Putting a Fire Protection Spin on a Clark School Rite of Passage
Imagine if, as a junior or senior, you had the opportunity to contribute to your own curriculum, enhancing it for the students who come after you. What would you do if you could redesign one of the most important undergraduate engineering assignments in the Clark School?
This year, in ENES 499: Senior Projects in Engineering, that is exactly what students were asked to do, and one team put a fire protection engineering spin on the legacy they hope to leave.
FPE rising senior Bernie Kramer was one of the students who accepted the challenge to create a new project for ENES 100: Introduction to Engineering Design that will eventually replace its autonomous hovercraft design competition. The competition, which has become a rite of passage for all Clark School students, has been updated over the years to keep it challenging and fun. This year the faculty members who teach the course turned to their former students for inspiration.
“Our goal is to create more excitement among students from majors that have had less direct connection with the hovercraft project in the past,” says ENES 100 course coordinator and ENES 499 lecturer Kevin Calabro.
ENES 499 students didn’t just design theoretical assignments—they had to do them, too. Teams were asked to demonstrate that new engineering students could successfully complete their projects, and that the projects fulfilled ENES 100’s curriculum requirements. Kramer’s group proposed an autonomous fire-fighting rover that must navigate a large sandbox.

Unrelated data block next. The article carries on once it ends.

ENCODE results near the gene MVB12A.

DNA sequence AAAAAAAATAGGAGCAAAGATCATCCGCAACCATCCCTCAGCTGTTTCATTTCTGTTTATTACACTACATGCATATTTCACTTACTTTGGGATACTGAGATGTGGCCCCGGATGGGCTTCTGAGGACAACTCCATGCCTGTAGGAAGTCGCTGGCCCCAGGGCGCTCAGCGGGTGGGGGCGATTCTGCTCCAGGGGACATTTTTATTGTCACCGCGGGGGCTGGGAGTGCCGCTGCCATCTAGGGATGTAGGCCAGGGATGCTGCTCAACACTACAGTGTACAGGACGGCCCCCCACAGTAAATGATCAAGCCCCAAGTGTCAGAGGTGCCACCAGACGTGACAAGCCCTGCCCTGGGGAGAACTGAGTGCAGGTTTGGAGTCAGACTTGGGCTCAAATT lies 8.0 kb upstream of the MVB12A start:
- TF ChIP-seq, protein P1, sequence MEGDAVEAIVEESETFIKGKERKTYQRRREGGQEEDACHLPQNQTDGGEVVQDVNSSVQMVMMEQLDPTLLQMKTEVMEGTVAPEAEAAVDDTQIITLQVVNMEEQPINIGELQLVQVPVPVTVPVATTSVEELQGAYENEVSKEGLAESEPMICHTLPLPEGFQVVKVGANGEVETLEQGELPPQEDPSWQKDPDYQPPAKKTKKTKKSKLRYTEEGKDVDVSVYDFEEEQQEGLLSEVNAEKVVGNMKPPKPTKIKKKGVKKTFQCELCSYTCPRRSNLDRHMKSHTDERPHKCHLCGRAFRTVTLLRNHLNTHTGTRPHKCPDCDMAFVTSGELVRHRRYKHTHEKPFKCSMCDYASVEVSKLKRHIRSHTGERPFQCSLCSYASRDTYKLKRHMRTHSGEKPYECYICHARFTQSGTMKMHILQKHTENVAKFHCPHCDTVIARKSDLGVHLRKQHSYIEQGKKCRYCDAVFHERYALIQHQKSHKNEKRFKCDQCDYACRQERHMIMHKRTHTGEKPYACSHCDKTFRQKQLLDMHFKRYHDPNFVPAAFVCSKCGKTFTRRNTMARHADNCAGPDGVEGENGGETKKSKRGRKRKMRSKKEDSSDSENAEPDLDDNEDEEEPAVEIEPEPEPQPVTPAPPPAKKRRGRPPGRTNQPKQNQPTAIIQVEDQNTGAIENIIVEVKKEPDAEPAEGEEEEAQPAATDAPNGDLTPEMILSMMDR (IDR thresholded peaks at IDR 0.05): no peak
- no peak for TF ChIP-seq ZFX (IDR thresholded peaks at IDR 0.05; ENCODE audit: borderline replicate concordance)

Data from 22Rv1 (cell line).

The rover must overcome obstacles, detect and suppress one or more fires, and collect and identify liquid samples. A successful design, says Kramer, will need to incorporate concepts from many majors: mechanical suspension capable of handling soft ground and hard obstacles; heat, infrared or ultraviolet sensors to detect the fires; motherboard design; signal processing and transmission for the primary navigation system; and chemical or biological sensors to identify samples.
The rover Kramer’s group built is guided by commands sent via radio frequency, which are derived from interpretations of what an overhead camera “sees.” It blows out fires with an onboard fan and collects liquid with a syringe. If the liquid is identified as water, the syringe can also be used to extinguish a fire, thanks to a special misting nozzle Kramer designed for it.
Kramer, an ENES 100 undergraduate teaching fellow, decided to take ENES 499 when he heard about its Spring 2014 theme. ENES 100, part of the Clark School’s Keystone Program of excellence in early engineering education, has been cited as a national model for increasing engineering student retention and graduation rates. The course had a significant impact on Kramer’s own academic experience.
“Having a project like [the hovercraft] to work on right off the bat really made me fall in love with engineering,” he says. “ENES 100 is [about] giving you a crash course in what it’s like to be an engineer and to work in cross-disciplinary teams.” The most inspiring part of the class, he adds, is that those teams, composed of strangers with little or no background in engineering, are able to produce something “truly remarkable” by the end of a single semester.
“This design experience will inform a project that will replace the autonomous hovercraft,” says Calabro. “Aspects of what each team learned and proposed will be incorporated into what we do. The ENES 499 project demonstrates what can be accomplished when students from different majors collaborate and apply their own disciplinary perspectives to a larger goal.”
Kramer’s ENES 499 teammates were Timothy Ayo-Ajayi, Andinet Desalegn, Zachary Hutcheson, Joseph Langreo, Nosheen Moosvi, Dan Sullivan, and Polina Vorozheykina.
For more information, read and watch a video about ENES 100’s hovercraft competition at:
Published June 20, 2014